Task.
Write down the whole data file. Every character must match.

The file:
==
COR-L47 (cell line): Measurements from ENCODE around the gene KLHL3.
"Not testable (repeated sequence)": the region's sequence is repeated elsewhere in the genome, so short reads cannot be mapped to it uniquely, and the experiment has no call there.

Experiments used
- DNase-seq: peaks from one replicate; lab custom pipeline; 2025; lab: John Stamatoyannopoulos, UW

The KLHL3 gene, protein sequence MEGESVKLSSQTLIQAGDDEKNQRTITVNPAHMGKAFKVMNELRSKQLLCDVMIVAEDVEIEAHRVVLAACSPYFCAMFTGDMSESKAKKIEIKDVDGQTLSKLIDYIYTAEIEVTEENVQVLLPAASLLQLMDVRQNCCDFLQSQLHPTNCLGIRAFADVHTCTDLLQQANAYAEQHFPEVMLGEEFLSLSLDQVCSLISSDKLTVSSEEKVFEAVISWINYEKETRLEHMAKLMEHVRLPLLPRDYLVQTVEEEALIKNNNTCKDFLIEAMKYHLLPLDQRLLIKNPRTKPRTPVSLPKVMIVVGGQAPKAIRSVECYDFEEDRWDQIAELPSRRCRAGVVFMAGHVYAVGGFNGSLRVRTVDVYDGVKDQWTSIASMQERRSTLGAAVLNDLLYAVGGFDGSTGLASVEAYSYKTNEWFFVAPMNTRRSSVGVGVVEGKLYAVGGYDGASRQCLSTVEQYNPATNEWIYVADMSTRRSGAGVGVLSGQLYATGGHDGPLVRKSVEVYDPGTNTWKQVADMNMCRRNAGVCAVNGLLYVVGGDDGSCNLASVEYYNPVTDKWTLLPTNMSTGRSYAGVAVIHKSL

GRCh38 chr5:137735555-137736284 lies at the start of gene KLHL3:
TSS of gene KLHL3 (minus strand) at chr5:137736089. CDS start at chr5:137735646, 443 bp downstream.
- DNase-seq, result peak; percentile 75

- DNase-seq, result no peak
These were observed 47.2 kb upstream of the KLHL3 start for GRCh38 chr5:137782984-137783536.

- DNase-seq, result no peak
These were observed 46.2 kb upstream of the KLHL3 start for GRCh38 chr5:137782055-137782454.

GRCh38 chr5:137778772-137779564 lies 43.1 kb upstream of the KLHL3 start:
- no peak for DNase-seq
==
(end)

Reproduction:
COR-L47 (cell line): Measurements from ENCODE around the gene KLHL3.
"Not testable (repeated sequence)": the region's sequence is repeated elsewhere in the genome, so short reads cannot be mapped to it uniquely, and the experiment has no call there.

Experiments used
- DNase-seq: peaks from one replicate; lab custom pipeline; 2025; lab: John Stamatoyannopoulos, UW

The KLHL3 gene, protein sequence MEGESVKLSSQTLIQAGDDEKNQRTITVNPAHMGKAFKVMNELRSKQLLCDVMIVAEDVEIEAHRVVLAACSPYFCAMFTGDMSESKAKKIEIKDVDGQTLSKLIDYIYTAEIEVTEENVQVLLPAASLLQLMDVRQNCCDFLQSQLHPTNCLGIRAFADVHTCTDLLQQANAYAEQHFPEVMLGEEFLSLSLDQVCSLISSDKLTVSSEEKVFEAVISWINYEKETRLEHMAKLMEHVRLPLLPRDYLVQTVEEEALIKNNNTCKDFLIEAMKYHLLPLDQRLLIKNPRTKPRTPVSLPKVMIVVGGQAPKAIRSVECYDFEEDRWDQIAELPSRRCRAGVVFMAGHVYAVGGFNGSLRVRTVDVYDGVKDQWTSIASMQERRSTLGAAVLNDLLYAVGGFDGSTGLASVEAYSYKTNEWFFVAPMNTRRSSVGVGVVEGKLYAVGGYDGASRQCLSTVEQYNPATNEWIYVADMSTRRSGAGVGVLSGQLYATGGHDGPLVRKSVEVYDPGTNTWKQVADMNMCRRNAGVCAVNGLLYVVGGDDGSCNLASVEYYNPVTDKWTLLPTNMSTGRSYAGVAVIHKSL

GRCh38 chr5:137735555-137736284 lies at the start of gene KLHL3:
TSS of gene KLHL3 (minus strand) at chr5:137736089. CDS start at chr5:137735646, 443 bp downstream.
- DNase-seq, result peak; percentile 75

- DNase-seq, result no peak
These were observed 47.2 kb upstream of the KLHL3 start for GRCh38 chr5:137782984-137783536.

- DNase-seq, result no peak
These were observed 46.2 kb upstream of the KLHL3 start for GRCh38 chr5:137782055-137782454.

GRCh38 chr5:137778772-137779564 lies 43.1 kb upstream of the KLHL3 start:
- no peak for DNase-seq